Wednesday, July 1, 2009

Bits and Morsels stops by Blue Hill

Baked cheesecake with raspberries, an almond crust and pistachios at Blue Hill.

This past Saturday night was filled with a dinner fit for a president, a stroll in a beautiful park, and a nightcap of scrumptious cupcakes.

First stop was Blue Hill for dinner. This wasn’t planned and so we did not have a reservation. With that said, you really should make one or plan on going early enough to grab a seat at the bar. We went at 6:00 and snagged the last two seats at the bar. The bar is pleasant and you are guaranteed attentive service as you are always in front of the bartender and vice versa. It’s almost as if he is your dining companion; making you drinks and talking you through each dish on the menu. And there really is a story for almost every dish on the menu. Blue Hill has an exciting cocktail and wine list, but on a hot summer night nothing beats cold bubbly champagne. We tried out a couple flutes of Pierre Peters Blanc de Blanc nonvintage Champagne.

The atmosphere is warm and welcoming if a bit mellow. Blue Hill is not the place to go for a quick meal. Dinner will take at least 2 hours. Blue Hill is located at 75 Washington Place, and is one of two locations. The other, Blue Hill at Stone Barns, is located in Pocantico Hills on the old Rockefeller estate a few miles outside of New York City.
Stinging nettle and ricotta gnocchi.
The farm at Stone Barns provides much of the produce and meat that is served in the restaurant. The Executive Chef and Co-Owner of the Blue Hills is Dan Barber, who besides being on the Time 100 list, is a big advocate for the farm to table movement and was part of it before it became 'hip.'

To start, every diner receives warm bread with homemade butter and lardo, a selection of farm fresh vegetables, and a cute bite (a mini green pea burger on this night). The homemade butter was startling it was so good. It made me realize my tastebuds have been scarred from all the added preservatives it has become accustomed to.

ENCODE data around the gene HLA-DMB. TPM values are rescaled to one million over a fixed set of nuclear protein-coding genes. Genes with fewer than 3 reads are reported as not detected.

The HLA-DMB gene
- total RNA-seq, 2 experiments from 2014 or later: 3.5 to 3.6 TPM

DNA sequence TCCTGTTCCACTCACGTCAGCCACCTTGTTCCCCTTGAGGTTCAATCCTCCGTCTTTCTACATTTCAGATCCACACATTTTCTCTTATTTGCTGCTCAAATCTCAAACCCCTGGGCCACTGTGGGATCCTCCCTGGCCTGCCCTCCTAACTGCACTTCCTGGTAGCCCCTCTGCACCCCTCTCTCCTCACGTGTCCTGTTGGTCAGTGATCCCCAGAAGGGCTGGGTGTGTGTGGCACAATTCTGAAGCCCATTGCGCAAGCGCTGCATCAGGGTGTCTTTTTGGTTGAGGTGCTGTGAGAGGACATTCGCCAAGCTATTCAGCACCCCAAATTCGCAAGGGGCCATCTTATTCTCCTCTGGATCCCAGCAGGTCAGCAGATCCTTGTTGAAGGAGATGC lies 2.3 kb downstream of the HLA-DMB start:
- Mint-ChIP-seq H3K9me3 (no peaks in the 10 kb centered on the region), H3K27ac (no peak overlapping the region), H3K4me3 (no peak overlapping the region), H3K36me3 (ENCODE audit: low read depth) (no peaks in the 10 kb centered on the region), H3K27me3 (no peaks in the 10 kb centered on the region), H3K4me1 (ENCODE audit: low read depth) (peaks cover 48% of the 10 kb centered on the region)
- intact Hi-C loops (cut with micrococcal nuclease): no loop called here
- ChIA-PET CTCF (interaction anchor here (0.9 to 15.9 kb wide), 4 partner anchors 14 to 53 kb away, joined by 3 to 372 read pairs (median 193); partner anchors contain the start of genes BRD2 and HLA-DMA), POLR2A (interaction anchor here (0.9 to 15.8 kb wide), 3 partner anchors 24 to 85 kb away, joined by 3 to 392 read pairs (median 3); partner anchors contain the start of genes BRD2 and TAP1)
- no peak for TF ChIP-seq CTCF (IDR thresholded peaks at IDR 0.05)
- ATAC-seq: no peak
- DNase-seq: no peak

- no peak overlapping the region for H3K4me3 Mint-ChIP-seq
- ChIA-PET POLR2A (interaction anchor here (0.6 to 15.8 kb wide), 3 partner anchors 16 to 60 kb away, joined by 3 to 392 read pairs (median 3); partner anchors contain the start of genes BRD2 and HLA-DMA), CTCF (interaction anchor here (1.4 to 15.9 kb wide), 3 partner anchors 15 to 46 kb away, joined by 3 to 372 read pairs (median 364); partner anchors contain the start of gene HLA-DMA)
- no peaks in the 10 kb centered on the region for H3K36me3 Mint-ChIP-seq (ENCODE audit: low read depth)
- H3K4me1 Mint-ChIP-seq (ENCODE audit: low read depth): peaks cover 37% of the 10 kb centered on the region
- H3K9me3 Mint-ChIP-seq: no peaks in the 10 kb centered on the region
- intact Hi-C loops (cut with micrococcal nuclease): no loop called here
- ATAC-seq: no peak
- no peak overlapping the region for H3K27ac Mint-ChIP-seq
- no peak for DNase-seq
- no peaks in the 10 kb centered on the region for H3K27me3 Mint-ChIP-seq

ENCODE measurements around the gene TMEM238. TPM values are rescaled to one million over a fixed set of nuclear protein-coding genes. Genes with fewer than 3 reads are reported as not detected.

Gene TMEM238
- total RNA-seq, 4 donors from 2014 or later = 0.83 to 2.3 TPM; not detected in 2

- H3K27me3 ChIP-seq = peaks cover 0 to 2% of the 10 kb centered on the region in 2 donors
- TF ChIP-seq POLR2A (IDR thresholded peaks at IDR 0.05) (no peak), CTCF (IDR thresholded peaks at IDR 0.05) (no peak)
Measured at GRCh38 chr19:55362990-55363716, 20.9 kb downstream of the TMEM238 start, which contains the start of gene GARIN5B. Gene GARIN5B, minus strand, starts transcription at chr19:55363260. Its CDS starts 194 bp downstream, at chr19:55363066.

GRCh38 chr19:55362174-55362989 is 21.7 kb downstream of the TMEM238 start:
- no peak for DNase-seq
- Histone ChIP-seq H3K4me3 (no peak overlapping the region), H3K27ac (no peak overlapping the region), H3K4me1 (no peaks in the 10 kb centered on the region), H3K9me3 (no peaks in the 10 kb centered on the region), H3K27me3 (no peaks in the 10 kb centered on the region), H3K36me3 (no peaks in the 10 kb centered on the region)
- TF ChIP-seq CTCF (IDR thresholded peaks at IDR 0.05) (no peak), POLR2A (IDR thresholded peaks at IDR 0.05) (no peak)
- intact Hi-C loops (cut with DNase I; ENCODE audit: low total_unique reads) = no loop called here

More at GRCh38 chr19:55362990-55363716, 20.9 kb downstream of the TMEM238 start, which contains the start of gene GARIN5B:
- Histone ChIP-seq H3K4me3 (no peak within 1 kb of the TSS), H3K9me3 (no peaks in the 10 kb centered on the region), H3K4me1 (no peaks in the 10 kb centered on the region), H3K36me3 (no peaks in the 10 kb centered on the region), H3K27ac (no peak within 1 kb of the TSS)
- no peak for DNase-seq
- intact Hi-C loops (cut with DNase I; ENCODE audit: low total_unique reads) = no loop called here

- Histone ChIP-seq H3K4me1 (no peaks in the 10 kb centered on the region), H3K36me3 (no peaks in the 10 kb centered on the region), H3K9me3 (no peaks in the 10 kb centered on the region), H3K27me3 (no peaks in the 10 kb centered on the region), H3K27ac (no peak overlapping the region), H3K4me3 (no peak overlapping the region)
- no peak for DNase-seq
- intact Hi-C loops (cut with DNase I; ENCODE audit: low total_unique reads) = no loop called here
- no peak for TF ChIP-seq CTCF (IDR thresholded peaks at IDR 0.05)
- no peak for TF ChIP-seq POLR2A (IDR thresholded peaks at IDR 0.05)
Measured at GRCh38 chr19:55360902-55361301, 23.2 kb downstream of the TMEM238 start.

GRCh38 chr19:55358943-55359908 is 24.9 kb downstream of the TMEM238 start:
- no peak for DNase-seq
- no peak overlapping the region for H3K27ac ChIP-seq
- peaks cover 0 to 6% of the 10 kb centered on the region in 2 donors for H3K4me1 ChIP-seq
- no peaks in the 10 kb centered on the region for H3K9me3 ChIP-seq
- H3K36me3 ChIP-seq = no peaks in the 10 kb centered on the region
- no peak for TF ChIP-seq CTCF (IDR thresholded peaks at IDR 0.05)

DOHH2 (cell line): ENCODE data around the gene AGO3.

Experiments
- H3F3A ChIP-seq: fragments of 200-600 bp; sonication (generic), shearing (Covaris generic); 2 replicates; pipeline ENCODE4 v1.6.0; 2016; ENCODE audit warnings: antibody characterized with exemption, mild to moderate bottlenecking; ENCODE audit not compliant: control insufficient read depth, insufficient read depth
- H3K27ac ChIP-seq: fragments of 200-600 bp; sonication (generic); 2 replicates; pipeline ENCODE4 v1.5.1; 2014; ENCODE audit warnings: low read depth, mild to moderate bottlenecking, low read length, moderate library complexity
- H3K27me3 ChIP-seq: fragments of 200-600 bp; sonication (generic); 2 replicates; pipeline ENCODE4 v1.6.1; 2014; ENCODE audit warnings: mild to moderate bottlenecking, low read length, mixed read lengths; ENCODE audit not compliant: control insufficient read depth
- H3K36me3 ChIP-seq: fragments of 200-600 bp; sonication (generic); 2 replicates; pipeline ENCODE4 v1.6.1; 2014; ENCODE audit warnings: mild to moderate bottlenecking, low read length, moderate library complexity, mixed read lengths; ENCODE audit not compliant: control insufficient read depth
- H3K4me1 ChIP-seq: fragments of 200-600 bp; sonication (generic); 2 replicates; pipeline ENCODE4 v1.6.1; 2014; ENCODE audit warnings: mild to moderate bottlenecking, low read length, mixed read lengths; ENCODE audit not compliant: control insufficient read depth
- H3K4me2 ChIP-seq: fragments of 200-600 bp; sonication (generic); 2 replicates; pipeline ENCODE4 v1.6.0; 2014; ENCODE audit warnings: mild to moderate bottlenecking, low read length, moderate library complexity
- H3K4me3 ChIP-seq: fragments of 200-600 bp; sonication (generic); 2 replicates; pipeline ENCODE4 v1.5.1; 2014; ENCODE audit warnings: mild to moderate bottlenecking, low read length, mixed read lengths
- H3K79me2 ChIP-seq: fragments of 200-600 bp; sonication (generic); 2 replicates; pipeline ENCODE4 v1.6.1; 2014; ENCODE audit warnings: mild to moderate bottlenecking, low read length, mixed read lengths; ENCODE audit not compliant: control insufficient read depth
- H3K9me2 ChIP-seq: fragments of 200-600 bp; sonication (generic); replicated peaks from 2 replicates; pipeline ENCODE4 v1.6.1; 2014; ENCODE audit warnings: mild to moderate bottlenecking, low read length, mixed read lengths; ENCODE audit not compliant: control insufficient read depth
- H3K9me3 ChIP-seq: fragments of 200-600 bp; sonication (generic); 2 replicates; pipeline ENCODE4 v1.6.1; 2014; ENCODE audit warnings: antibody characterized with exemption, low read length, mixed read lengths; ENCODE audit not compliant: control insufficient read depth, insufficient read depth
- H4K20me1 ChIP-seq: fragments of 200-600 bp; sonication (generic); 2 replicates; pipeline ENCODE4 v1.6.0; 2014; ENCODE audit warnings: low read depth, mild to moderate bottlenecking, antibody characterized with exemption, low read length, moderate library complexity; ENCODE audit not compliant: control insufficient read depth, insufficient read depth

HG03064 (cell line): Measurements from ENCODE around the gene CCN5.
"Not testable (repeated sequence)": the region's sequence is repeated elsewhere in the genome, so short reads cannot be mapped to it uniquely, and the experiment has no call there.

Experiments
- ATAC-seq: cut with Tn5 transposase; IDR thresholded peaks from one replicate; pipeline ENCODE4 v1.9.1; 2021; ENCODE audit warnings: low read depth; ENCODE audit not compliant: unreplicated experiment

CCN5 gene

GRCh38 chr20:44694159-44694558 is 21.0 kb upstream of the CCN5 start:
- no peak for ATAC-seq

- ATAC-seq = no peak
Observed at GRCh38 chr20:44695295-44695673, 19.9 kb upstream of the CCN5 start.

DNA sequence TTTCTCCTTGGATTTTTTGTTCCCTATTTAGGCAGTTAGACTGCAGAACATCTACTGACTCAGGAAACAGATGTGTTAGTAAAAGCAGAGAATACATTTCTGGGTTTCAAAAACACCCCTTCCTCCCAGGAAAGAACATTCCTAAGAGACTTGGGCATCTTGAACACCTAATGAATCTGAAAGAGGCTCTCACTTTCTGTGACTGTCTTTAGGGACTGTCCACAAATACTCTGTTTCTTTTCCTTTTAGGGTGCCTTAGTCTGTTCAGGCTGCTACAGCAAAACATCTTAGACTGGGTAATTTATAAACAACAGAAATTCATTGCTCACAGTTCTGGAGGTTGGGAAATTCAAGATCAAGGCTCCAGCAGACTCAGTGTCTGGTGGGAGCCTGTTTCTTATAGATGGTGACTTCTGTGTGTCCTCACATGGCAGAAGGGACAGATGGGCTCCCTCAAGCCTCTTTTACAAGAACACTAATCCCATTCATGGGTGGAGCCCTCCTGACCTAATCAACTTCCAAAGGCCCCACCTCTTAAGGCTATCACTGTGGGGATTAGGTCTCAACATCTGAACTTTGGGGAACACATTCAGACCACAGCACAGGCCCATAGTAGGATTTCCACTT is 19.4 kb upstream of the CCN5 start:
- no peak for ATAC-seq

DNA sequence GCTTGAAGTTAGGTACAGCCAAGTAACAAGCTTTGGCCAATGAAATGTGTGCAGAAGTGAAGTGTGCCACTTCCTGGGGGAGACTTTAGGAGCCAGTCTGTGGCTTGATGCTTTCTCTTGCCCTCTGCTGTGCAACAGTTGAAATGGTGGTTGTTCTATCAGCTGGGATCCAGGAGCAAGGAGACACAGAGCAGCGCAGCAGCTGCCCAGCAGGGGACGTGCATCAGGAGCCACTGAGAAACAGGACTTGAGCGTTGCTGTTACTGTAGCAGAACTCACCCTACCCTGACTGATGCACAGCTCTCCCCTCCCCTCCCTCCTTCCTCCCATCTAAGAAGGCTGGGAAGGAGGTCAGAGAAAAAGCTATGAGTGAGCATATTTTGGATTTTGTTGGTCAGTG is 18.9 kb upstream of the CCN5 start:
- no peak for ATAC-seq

The simple pleasures: A cup of coffee at Blue Hill.
I suggest you begin your meal with the spring vegetable salad, the grilled asparagus, or the farm egg. The way in which the salad is composed is breathtaking. My dining companion, who had eaten at Blue Hill before, has a few specific food allergies and the restaurant was very accommodating in making a lovely plate with asparagus, mushrooms and other farm fresh vegetables and edible flowers. I had the stinging nettle and ricotta gnocchi with mushrooms. The gnocchi, made of ricotta cheese and flour (not potato), was nearly perfect in its texture and buoyancy, wanting to float from my mouth like Mammatus clouds.

For dessert: order a cup of coffee with the chocolate bread pudding and the raspberry cheesecake. Coffee is an excellent indication of how good a restaurant is; the coffee at Blue Hill was exceptional. Now I know why the Obamas dined here. And just like like President Obama, dinner at Blue Hill is calm, inspiring and thoughtful.

Blue Hill
75 Washington Place
212.539.1776